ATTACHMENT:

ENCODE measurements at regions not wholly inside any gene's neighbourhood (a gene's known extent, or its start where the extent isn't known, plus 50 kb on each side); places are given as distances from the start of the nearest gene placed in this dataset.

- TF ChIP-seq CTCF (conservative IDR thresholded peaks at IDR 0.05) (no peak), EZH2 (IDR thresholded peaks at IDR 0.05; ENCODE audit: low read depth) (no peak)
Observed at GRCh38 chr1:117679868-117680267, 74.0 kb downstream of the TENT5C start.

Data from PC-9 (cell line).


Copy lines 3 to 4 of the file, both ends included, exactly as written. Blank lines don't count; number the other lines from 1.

Observed at GRCh38 chr1:117679868-117680267, 74.0 kb downstream of the TENT5C start.

Data from PC-9 (cell line).